Sheriff Lauds New Pro-Police Laws, Declares Florida ‘The Most Law Enforcement Friendly State in the Country’

Sheriff Lauds New Pro-Police Laws, Declares Florida ‘The Most Law Enforcement Friendly State in the Country’

By Stephen Owsinski

 While other jurisdictions steamroll the law enforcement community and gleefully hand out gift baskets to bona fide criminals, Florida has passed even more legislative acts that support cops in their official duties of serving justice by locking up violators who hinder cops.

With this, it is unlawful to impede, threaten, or harass first responders.

More fresh air for police officials in the Sunshine State…

On April 12, 2024, Florida Governor Ron DeSantis signed into law a few more bills that pillar police personnel doing a job that has become a target for loons in society, with those bravely wearing justice badges finding themselves in the reticles of rebellions armed with weaponry and vitriol spewed by antithetical sorts polluting the air with public safety-oppressing nonsense.

(Photo courtesy of the St. Johns County Sheriff’s Office.)

St. Johns County Sheriff Robert A. Hardwick, a 30-year seasoned law enforcement officer whose entire career spanned several public safety agencies in Florida, took to the podium and praised the latest foray of pro-police legislation, proudly declaring that his state is “the most law enforcement friendly state in the country.”

Here is why he was touting…

A St. Johns County Sheriff’s Office press release cited Senate Bill 184, which “prohibits the harassment of a police officer or first responder who are on the job. This law applies to any person who is given a verbal warning not to approach an officer and who disobeys with the intent to harm, harass, or interfere with their official duties. Anyone who does will be charged with a second-degree misdemeanor.”

The pointed verbiage in that statement more than hints at the throngs of cell-phone-wielding individuals who somehow always manage to be Johnny-on-the-spot and stick their nose in official police actions that more often entail potential dangers…only increased by the distractions posed by typically anti-cop sorts.

In other words, those who interfere in official police duties will be seated in the back of patrol cruisers, right alongside those whose arrests they made their business, thus creating heaps of extra hardships upon the backs of LEOs.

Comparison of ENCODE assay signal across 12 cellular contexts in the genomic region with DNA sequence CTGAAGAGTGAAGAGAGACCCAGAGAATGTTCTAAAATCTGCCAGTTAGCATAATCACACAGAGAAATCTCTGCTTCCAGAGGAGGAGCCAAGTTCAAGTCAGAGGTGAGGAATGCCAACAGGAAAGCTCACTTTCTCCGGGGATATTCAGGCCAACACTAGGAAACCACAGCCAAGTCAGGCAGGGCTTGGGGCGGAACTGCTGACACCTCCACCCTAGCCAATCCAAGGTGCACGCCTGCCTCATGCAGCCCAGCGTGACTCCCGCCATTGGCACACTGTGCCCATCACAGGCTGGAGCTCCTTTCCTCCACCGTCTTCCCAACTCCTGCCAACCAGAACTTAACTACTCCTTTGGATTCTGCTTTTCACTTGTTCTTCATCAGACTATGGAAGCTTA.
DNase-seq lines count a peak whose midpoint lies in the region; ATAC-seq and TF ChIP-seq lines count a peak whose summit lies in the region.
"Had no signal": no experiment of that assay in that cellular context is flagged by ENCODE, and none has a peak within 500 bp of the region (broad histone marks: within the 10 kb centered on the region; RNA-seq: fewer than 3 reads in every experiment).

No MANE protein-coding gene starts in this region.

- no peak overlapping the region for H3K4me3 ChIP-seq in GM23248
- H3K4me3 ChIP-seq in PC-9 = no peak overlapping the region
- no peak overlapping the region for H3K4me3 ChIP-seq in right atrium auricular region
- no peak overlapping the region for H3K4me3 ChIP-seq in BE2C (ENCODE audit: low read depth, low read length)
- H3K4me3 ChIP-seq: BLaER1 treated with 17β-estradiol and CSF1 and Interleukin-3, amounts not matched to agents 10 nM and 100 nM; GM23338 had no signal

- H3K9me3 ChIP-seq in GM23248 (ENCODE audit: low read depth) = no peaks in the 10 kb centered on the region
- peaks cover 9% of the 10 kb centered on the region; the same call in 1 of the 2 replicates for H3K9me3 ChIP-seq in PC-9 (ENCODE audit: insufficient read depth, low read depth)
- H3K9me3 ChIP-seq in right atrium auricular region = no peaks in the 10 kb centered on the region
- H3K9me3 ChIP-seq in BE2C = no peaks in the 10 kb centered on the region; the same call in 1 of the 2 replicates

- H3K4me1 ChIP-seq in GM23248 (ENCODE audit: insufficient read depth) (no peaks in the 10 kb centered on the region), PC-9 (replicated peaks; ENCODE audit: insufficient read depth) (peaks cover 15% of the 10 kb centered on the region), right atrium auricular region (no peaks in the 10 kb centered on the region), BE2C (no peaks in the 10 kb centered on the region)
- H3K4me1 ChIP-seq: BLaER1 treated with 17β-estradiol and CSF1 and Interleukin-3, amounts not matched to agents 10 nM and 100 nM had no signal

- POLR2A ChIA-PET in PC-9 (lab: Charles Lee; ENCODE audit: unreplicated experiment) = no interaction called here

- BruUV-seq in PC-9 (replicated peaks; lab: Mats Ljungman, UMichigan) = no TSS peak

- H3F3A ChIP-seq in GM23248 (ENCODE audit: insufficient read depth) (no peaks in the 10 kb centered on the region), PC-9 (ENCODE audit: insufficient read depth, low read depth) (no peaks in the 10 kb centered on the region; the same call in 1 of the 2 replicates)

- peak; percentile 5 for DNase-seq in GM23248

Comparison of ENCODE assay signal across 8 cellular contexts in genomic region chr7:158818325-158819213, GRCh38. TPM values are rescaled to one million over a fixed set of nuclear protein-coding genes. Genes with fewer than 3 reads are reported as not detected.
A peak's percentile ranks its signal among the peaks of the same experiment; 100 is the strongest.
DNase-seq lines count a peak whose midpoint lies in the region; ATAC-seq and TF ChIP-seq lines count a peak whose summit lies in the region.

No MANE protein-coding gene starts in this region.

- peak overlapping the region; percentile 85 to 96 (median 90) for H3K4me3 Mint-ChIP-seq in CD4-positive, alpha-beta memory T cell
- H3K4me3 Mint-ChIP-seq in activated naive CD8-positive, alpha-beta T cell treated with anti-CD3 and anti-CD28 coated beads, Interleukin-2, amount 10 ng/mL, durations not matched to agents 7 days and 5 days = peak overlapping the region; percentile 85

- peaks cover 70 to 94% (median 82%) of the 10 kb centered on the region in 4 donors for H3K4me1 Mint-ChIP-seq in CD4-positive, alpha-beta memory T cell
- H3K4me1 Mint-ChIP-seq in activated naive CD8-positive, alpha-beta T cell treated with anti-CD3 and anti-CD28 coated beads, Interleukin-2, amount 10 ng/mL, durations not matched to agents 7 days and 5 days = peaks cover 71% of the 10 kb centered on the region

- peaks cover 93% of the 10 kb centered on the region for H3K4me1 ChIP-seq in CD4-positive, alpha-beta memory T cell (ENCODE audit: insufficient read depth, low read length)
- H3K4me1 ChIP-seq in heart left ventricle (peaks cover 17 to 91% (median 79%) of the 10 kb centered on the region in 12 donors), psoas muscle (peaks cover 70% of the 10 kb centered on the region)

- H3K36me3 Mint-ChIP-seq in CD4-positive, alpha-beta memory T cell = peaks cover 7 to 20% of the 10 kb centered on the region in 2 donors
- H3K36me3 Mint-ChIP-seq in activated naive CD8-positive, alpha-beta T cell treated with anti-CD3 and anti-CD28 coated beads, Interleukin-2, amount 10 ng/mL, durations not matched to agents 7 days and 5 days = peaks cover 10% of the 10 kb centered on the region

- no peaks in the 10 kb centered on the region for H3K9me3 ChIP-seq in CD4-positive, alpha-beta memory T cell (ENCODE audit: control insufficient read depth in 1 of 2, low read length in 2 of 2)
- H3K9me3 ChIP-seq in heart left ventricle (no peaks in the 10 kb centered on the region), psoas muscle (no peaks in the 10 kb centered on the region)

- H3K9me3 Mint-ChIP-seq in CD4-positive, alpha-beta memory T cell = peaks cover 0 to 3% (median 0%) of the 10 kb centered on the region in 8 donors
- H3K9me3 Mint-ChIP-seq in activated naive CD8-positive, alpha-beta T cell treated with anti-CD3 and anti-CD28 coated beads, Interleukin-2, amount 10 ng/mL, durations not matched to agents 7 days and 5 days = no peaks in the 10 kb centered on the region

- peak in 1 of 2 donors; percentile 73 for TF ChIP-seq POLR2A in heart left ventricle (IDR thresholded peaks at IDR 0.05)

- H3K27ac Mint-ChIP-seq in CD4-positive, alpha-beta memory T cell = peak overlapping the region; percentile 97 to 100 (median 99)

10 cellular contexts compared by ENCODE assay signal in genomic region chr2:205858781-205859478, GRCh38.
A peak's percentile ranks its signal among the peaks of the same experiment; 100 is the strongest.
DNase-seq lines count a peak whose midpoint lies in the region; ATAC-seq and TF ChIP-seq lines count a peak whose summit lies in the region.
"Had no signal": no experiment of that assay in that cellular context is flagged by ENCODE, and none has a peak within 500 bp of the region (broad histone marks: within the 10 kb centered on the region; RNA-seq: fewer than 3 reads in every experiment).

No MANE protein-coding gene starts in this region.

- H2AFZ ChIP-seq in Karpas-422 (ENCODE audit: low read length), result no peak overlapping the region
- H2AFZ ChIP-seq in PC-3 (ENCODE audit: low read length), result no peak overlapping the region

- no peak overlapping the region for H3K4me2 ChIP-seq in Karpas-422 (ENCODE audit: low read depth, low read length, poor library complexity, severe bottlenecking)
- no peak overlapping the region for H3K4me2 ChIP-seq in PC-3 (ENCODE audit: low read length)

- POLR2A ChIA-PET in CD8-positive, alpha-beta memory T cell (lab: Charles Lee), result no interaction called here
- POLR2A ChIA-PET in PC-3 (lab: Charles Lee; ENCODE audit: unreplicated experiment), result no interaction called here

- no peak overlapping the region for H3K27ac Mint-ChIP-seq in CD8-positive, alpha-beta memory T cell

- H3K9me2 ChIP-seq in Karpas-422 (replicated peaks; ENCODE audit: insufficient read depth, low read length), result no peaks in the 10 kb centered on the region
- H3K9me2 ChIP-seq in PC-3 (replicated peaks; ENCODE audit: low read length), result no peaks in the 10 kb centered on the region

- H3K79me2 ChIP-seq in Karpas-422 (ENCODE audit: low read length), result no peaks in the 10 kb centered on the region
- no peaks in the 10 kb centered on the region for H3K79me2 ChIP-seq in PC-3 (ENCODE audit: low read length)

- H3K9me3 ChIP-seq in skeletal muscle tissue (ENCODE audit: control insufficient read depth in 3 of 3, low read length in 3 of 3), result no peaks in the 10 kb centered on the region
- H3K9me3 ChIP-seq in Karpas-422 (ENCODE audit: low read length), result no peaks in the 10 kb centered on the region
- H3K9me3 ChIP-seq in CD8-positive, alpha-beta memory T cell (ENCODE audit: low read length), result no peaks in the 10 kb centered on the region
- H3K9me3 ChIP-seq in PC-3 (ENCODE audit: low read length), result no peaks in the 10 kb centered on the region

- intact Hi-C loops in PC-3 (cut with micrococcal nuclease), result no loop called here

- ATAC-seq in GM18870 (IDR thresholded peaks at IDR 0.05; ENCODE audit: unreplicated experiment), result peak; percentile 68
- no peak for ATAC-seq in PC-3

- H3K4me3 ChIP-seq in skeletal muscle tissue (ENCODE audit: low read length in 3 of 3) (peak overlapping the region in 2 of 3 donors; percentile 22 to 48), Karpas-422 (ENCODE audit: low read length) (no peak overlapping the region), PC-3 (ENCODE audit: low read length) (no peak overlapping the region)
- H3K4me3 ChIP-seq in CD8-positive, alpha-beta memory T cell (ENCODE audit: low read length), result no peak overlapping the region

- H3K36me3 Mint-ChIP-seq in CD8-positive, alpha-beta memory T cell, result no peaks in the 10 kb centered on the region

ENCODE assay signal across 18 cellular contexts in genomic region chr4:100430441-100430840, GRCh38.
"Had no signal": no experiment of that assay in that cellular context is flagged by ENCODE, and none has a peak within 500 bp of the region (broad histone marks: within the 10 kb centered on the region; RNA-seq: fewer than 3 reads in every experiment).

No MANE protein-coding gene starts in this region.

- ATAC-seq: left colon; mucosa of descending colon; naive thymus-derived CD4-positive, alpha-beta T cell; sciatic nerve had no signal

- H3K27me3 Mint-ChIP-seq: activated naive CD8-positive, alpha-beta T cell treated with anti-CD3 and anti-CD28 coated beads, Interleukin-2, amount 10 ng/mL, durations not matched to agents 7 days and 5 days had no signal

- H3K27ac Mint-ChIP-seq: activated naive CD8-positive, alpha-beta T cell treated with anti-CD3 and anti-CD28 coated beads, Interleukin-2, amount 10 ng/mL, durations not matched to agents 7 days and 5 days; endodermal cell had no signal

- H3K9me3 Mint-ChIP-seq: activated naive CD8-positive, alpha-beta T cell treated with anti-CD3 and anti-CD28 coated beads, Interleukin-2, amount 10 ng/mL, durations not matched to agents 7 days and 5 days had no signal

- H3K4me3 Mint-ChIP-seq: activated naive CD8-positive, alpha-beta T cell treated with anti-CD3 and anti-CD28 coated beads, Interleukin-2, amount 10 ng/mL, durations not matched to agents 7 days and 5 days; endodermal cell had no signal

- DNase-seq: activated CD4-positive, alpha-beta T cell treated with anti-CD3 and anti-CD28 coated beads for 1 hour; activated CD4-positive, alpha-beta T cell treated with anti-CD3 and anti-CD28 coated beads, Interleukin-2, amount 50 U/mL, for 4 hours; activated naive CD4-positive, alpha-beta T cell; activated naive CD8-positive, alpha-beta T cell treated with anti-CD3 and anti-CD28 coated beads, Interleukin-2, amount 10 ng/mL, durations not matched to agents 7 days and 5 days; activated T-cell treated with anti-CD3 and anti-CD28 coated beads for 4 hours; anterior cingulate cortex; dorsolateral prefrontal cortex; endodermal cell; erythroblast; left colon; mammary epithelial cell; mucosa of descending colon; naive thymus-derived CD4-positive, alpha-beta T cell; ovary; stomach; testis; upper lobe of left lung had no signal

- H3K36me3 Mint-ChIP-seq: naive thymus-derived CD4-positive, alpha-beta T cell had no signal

“With the signing of Senate Bill 184, it simply puts the exclamation point behind what ‘Back the Blue’ truly means in the State of Florida. You never know what you can encounter when responding to a call for service,” Sheriff Hardwick said. “What this does is it sets up that boundary, the protective area around us so we can do our jobs.”

He is referring to that boundary that has been largely dissolved by jurisdictions seated at the pro-criminal table, the same table that has since been upturned by the glaring crimes being committed, compelling some proponents of justice reforms to sit uncomfortably in their respective chairs. Unfortunately for them, the table napkins are saturated with the blood from their hands.

Another portion of the St. Johns County Sheriff’s Office press release entailed House Bill 601, which “prevents anti-police activists from bringing extrajudicial investigations against law enforcement. The bill also addresses Civilian Oversight Boards to ensure it’s comprised of members who are appointed by the sheriff or chief of police. The bill also ensures misconduct allegations are investigated by those properly trained and increases all county sheriffs’ base salaries by $5,000 for each population group.”

A line included in the legislation having to do with (do away with) denounces boards judging cops and police actions with zero experience to justify doing so. It reads: “prohibiting a political subdivision from adopting or attempting to enforce certain ordinances relating to the receipt, processing, or investigation of complaints against law enforcement officers or correctional officers, or relating to civilian oversight of law enforcement agency investigations of complaints of misconduct by such officers.”